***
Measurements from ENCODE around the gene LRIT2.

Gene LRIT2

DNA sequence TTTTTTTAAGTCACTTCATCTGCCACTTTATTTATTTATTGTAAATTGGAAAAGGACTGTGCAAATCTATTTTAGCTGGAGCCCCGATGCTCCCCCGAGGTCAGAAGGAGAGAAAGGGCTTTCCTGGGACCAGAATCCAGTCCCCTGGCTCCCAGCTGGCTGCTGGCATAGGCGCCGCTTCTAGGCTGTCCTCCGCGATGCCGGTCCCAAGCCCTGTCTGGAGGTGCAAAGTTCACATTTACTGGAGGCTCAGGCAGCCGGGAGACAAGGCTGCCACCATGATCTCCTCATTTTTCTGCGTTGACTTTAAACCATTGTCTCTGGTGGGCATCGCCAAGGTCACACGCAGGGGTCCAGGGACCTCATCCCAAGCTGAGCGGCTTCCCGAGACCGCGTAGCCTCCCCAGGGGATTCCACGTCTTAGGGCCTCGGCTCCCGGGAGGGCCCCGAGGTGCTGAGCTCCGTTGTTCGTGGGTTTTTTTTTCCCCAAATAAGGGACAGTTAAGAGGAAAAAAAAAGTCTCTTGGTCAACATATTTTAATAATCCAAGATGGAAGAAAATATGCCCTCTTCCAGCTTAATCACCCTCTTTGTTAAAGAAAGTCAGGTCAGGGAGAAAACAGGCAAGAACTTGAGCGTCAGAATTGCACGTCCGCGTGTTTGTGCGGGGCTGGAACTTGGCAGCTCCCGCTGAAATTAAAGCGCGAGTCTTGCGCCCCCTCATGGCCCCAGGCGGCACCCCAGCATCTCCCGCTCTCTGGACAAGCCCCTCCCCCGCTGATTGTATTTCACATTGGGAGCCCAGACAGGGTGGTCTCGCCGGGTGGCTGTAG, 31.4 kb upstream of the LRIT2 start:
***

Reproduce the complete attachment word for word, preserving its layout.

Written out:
Measurements from ENCODE around the gene LRIT2.

Gene LRIT2

DNA sequence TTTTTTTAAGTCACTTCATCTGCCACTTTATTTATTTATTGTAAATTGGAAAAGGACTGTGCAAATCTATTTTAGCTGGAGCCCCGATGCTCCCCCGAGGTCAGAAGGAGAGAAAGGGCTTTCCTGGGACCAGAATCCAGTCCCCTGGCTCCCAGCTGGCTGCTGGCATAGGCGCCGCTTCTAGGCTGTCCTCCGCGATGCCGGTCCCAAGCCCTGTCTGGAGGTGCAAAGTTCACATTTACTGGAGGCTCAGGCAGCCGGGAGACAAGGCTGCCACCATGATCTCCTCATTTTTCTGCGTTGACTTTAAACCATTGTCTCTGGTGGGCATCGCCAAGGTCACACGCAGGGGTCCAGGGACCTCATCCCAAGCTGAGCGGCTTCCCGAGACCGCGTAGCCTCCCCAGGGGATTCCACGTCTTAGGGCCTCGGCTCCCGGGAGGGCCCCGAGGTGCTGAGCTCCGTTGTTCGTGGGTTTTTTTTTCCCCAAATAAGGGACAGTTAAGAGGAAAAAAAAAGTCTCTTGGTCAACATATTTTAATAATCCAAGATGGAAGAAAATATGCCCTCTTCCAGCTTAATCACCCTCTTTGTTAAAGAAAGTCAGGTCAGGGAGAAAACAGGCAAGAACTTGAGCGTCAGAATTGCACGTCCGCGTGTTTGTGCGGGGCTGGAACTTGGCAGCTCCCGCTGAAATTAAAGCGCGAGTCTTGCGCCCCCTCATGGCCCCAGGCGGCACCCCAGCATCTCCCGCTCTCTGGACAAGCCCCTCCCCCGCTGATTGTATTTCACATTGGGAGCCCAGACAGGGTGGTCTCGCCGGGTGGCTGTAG, 31.4 kb upstream of the LRIT2 start: